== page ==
It’s no surprise that a person’s height is written in the genes, but individual genes have been found to predict only a small percentage of size variation in the population. A new has found that very short people had more rare deletions of gene regions than those of more average stature, suggesting that the number of deleted gene regions, not just individual gene mutations, may affect height.
A team of researchers from Children’s Hospital Boston analyzed the DNA from 4,400 children, and found that those at the bottom of the height pool had fewer copies of many genes than those in the middle of the pack, according to a study published in the December issue of American Journal of Human Genetics. When they extended their sample to include 6,900 African American adults, they found that the shortest 2.5 percent of the population also had excess amounts of gene deletions. While many of these “copy number variants” are inherited, some can arise spontaneously, lead researcher Joel Hirschorn told USA Today.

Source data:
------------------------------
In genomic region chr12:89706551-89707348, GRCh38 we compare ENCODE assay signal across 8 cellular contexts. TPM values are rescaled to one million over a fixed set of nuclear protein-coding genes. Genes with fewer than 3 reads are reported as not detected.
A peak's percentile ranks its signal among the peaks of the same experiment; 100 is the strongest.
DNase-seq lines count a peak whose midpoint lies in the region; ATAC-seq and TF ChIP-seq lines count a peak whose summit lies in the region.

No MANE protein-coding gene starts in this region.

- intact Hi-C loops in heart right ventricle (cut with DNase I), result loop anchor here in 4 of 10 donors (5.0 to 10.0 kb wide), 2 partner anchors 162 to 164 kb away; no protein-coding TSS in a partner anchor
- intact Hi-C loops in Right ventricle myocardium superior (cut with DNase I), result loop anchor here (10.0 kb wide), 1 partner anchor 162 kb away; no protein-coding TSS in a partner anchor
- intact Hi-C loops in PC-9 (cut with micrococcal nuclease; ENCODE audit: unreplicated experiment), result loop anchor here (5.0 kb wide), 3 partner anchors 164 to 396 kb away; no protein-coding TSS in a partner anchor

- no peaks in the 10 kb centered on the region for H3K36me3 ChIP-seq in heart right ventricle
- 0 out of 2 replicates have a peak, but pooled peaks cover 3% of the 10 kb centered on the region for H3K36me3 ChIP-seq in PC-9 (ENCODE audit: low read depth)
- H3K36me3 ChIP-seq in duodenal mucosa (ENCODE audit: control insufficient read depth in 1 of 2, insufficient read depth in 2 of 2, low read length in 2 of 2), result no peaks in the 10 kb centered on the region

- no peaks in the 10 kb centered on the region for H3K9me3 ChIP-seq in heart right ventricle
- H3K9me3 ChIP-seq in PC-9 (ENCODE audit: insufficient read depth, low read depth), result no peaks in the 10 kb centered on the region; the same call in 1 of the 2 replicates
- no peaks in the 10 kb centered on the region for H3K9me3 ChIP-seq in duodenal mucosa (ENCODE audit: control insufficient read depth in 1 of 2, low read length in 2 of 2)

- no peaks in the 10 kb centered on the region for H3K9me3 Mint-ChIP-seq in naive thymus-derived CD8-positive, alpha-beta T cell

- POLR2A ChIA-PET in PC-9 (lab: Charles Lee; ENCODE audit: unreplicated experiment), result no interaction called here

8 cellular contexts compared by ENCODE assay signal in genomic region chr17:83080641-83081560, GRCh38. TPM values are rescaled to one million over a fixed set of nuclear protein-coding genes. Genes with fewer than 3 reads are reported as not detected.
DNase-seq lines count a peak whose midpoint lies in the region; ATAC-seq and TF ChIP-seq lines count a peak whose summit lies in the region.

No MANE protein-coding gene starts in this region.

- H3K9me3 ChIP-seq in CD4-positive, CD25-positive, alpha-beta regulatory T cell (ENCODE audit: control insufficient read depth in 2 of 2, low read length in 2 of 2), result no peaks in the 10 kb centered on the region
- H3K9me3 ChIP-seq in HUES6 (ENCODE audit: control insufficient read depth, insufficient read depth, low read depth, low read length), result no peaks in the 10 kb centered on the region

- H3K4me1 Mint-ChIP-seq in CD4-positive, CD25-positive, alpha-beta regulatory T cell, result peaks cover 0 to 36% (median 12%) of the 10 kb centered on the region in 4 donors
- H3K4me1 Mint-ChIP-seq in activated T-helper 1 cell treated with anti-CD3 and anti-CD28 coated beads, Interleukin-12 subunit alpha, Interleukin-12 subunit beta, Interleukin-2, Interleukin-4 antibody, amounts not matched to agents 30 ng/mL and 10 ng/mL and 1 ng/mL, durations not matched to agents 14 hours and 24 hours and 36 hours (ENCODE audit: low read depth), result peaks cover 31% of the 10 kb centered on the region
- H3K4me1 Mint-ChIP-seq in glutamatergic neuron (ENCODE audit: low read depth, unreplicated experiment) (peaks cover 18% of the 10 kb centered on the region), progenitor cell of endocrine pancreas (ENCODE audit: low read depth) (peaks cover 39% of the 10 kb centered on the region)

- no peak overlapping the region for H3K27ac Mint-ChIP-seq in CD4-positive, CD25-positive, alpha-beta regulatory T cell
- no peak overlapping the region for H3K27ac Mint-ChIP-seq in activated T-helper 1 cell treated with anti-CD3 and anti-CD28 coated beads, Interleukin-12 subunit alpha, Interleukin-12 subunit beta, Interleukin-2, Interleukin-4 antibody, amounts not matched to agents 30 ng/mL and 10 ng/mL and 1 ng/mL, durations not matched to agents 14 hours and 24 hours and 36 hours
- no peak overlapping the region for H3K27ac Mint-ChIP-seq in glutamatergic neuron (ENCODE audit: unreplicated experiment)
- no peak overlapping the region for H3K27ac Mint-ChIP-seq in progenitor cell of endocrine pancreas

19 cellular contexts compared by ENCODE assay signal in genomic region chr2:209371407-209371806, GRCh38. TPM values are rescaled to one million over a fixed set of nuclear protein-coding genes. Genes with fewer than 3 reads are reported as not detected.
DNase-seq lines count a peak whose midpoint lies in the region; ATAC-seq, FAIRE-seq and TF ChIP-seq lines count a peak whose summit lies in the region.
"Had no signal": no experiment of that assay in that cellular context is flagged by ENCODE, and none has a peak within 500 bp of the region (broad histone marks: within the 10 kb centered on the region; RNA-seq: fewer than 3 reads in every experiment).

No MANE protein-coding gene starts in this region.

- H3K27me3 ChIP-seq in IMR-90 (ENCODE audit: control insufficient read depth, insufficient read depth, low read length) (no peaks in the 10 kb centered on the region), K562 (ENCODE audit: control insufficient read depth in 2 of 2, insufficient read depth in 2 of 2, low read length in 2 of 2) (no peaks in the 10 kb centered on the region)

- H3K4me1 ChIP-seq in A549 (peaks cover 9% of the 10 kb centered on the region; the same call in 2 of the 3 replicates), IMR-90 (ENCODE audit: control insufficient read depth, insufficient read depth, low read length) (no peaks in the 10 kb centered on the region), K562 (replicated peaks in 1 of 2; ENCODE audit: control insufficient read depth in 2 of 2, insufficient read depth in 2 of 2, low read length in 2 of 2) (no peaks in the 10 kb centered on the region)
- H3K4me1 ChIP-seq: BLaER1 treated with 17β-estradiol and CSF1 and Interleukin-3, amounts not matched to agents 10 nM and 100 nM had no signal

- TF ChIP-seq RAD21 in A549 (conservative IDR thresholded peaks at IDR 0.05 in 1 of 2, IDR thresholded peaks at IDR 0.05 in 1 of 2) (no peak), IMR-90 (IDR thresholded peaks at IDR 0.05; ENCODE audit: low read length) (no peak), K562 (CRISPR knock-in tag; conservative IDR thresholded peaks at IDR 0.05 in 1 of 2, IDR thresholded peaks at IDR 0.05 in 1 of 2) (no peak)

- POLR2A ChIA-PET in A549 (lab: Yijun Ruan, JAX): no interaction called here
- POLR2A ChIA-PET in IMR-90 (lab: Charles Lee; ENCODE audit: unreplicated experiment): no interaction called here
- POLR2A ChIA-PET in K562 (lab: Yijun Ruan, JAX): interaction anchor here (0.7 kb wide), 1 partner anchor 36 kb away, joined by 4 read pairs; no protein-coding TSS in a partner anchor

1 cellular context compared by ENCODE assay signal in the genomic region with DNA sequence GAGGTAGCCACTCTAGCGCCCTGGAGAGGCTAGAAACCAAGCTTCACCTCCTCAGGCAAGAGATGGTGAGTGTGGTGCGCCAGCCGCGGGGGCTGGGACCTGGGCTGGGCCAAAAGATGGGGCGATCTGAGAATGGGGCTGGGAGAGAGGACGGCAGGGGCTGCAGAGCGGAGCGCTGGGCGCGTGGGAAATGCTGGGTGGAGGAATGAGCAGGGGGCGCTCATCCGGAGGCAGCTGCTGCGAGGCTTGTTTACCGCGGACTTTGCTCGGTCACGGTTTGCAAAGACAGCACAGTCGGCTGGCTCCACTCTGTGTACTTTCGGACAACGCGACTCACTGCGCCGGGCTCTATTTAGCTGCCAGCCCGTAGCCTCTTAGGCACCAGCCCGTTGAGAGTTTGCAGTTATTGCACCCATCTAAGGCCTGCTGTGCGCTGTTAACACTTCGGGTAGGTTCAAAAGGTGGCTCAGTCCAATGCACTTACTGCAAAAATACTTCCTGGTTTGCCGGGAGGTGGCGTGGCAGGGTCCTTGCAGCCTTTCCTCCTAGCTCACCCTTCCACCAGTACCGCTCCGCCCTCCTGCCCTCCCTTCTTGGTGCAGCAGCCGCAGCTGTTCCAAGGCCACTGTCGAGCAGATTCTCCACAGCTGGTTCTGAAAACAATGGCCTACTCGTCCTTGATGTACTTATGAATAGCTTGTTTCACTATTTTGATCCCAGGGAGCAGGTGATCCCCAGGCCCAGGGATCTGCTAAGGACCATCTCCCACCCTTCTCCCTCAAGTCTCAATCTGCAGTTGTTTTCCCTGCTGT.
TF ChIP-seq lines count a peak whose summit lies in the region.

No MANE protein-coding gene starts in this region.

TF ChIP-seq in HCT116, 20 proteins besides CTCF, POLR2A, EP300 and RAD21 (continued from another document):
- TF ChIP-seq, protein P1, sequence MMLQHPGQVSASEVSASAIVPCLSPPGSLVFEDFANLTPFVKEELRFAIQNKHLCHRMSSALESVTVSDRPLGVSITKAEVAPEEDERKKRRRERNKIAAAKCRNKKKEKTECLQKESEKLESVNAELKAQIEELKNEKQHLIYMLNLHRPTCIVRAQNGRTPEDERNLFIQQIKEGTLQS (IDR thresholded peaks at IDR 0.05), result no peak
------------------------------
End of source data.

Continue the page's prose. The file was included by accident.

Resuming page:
The study was limited by the fact that the original child subjects were being studied for developmental delays and problems such as Autism Spectrum Disorder or birth defects, which could have contributed to poor growth.